Spain, Morocco, France, Qatar


A caravan escorts an elderly and dying Sheikh trough the Moroccan Atlas. His last wish is to be buried with his loved ones. But death does not wait. The caravaneers, fearful of the mountain pass, refuse to continue transporting the corpse. Ahmed and Said, two rogues travelling with the caravan, promise to take the body to its destiny. But do they really know the way?

In another world, parallel and remote, Shakib is chosen to travel to the mountains where the caravan is. His assignment is clear: he has to help the improvised caravaneers to reach their destination. Shakib also doubts, this is his first mission.

Director's Statement

Where did the inspiration for the film come from?
When you are making a film, you expect to be transformed, to discover things, you want to “travel” on many levels. I lived in the south of Morocco where Saïd Aagli (the character with the green turban in MIMOSAS) lived. For me, during those years, Saïd was a kind of Dersu Uzala. We travelled quite a lot together.

Your film deals more with faith than religion ...
I belong to a generation that has no complexes about religious matters, we make a clear distinction between religion and religious institutions so, we do not have this need to differentiate between faith, religion and spirituality. And this also applies to artistic creation, which is a different kind of religious act. Whether directly or indirectly, the most important filmmakers of all times have made religious films, and I find it strange that today it is not so easy to make these films. We are living in complicated times where everybody avoids talking about tradition, even though avant-garde always did it. There is a lot of scepticism. To face this uncertainty I tried to venture into the essential, whether in the script or in the construction of the images. By doing so MIMOSAS became an open film that can speak to audiences from different cultures and ideologies. I think it is a positively non-territorialized film. That is why I say that MIMOSAS is a religious western – knowing that the etymological meaning of the word religion is “to rely”. It is a film of physical and metaphysical adventures. The caravan physically travels across the mountains, but the journey is an inner one as well.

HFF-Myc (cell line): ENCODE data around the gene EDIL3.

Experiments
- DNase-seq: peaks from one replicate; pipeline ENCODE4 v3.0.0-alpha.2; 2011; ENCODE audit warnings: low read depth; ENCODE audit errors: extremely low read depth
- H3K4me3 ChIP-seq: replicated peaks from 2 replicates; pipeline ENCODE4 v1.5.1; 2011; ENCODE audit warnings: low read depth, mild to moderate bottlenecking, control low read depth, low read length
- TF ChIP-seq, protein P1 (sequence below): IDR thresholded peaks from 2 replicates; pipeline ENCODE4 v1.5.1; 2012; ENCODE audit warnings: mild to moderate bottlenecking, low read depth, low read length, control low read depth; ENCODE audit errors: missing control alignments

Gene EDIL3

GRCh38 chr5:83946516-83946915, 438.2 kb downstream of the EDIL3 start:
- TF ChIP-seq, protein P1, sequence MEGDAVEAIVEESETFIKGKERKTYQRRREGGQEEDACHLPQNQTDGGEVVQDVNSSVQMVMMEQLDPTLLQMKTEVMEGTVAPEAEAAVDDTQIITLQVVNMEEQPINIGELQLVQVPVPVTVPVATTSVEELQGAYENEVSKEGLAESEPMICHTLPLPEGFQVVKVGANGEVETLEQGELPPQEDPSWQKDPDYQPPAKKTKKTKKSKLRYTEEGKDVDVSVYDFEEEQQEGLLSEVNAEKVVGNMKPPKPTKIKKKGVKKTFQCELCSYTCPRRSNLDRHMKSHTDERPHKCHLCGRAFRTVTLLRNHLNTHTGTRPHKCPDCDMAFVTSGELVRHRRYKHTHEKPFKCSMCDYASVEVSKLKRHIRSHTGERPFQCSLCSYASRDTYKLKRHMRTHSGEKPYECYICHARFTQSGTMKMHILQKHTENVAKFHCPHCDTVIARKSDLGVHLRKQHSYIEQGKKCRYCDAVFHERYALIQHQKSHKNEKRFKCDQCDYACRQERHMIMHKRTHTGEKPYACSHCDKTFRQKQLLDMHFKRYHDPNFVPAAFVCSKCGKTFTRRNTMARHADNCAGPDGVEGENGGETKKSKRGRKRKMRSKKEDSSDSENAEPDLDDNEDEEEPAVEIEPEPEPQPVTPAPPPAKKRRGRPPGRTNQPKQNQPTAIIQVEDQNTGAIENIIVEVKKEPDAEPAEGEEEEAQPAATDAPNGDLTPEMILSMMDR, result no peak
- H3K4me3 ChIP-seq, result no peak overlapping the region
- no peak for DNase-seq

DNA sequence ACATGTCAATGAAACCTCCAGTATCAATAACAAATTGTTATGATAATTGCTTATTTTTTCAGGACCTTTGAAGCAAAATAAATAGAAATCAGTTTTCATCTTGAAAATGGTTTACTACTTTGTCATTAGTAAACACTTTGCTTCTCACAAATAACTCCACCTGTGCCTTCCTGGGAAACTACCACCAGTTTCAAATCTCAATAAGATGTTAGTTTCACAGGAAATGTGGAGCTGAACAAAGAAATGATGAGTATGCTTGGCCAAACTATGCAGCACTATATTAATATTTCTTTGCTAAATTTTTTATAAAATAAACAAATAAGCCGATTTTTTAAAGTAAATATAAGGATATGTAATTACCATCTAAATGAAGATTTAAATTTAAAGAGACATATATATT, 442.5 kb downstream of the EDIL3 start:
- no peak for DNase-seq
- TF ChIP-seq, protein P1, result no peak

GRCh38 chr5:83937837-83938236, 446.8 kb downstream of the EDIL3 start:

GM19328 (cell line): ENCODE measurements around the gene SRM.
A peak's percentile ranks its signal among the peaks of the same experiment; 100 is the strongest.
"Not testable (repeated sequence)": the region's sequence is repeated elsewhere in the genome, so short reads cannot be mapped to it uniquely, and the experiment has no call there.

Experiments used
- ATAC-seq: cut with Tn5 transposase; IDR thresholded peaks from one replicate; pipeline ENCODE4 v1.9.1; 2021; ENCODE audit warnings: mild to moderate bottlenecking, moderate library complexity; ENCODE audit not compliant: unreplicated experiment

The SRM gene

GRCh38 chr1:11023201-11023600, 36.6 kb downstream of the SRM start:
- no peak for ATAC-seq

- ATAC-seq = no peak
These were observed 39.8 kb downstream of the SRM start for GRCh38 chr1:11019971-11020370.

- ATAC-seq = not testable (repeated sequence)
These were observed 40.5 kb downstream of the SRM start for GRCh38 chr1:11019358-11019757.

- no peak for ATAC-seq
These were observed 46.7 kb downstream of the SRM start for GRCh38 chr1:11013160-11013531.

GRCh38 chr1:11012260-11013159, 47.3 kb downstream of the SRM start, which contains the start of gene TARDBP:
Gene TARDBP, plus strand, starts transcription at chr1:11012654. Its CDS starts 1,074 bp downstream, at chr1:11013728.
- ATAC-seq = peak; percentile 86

What was your intention using those old taxis crossing the desert?
It is a very archetypal image, so talking about the intentions behind them would deny the power of images and cinema. An aphorism from Cioran accompanied me throughout the creation of MIMOSAS: “Between the demand to be clear, and the temptation to be obscure, impossible to decide which deserves more respect”. Of course we have the responsibility to be clear with the public but sometimes that responsibility must be taken through some obscurity and unconventionality that might amaze and move the spectator. I think the main question most filmmakers ask themselves, whether consciously or unconsciously, is “How to manifest the ineffable in cinema?” I believe that this can happen in, among others, the form of paradox. In the spiritual geometry of the images of the taxis in MIMOSAS lies the paradox I aimed for, where this faith is transmitted. I hope those images are an echo of something strange and distant.

Your film is primarily a tale, an epic story where your characters feel the faith and speak directly about it.
That is true. Shakib does it a lot. His condition as an “idiot” legitimates him in the eyes of the sceptics. “You must have faith”, he tells Ahmed when the caravan crosses the gorges of the Atlas mountains looking for a passageway. “If mules can’t make it through the path, then they will fly...”, he adds. For Shakib there is always a solution, even if mad or miraculous. The positive acceptance of problems is a form of faith. But even though his words speak about faith, it is rather his determination, his grace and innocence that transmit an idea, or a feeling of what faith is. The divine is manifested in the form of paradox, but it is mostly through love.

Director's Biography

Oliver Laxe (born in Paris in 1982) lives and works in Morocco. His first feature-length film, YOU ALL ARE CAPTAINS, premiered at the Quinzaine des Réalisateures in Cannes in 2010, where it received the FIPRESCI award.

2008 - PARIS #1, short
2006 - Y LAS CHIMENEAS DECIDIERON ESCAPAR, with Enrique Aguilar, short

Cast & Crew

Directed by: Oliver Laxe

Written by: Santiago Fillol, Oliver Laxe

Produced by: Felipe Lage Coro, Lamia Chraibi, Nadia Turincev

Cinematography: Mauro Herce

Editing: Cristóbal Fernández

Production Design: Délphine De Casanove

Costume Design: Nadia Acimi

Original Score: Vicente Vázquez Peleteiro

Sound Design: Emilio García

Cast: Shakib Ben Omar (Shakib), Said Aagli (Said), Ahmed Hammoud (Ahmed)

Nominations and Awards

  • Feature Film Selection 2016